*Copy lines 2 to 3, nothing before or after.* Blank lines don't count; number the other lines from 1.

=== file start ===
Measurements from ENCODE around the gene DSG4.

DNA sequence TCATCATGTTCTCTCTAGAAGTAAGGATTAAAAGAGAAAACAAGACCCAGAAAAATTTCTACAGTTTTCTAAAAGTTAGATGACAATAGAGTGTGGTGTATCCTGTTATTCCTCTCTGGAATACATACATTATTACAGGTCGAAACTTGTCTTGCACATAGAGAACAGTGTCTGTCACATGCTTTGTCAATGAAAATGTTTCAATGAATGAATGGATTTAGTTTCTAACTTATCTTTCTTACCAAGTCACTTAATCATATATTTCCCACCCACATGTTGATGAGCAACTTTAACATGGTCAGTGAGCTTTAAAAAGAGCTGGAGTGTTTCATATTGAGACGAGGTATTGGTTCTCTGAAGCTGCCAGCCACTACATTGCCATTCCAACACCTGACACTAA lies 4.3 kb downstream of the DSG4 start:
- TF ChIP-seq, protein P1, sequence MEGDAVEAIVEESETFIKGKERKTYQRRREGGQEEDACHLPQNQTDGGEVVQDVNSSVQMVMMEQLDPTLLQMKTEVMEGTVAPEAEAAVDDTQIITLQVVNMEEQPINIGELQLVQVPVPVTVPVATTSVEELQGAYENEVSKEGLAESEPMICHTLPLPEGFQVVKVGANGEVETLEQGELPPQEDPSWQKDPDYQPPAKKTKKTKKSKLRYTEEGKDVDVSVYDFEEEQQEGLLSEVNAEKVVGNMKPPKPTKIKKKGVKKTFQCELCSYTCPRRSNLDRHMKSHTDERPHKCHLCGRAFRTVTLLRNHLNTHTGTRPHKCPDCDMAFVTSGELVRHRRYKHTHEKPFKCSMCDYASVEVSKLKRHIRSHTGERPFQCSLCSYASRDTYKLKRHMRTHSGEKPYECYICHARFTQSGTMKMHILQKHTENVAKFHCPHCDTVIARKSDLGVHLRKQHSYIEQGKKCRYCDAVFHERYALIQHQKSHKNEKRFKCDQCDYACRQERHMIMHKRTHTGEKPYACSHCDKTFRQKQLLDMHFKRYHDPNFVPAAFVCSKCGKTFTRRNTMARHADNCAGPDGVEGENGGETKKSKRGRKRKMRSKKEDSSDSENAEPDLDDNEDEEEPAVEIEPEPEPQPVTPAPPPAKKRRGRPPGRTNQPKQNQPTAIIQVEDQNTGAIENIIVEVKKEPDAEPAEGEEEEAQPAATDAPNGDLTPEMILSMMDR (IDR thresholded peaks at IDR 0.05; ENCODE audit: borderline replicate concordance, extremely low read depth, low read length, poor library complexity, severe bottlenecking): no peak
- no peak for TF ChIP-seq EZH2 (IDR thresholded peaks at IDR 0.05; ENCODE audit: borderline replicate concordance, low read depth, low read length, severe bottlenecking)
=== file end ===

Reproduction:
DNA sequence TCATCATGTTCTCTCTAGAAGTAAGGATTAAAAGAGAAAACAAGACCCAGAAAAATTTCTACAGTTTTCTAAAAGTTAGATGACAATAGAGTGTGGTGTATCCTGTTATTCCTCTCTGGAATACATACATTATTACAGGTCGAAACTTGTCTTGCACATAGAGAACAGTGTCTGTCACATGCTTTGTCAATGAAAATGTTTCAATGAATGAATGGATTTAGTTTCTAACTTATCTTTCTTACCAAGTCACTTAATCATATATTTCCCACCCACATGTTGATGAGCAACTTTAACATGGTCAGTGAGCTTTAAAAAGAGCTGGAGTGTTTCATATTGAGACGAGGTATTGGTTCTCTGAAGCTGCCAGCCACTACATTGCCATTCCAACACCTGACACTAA lies 4.3 kb downstream of the DSG4 start:
- TF ChIP-seq, protein P1, sequence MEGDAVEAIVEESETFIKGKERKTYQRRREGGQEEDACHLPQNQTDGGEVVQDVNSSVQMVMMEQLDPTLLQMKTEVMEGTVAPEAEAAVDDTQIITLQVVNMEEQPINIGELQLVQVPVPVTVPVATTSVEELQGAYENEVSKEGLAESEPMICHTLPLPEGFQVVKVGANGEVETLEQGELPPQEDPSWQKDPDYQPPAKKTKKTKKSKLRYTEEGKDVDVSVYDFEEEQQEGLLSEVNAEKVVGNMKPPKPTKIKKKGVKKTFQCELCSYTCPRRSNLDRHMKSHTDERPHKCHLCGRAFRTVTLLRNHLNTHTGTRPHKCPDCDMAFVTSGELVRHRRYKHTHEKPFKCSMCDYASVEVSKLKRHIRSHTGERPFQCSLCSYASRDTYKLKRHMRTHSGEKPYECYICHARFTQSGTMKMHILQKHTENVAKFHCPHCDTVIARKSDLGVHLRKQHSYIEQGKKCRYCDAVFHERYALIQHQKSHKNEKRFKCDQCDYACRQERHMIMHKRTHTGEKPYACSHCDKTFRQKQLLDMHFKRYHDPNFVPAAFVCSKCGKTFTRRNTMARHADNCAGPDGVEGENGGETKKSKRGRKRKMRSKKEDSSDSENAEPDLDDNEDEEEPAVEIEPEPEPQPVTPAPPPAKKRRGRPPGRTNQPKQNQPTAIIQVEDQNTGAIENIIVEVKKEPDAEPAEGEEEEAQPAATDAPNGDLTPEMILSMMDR (IDR thresholded peaks at IDR 0.05; ENCODE audit: borderline replicate concordance, extremely low read depth, low read length, poor library complexity, severe bottlenecking): no peak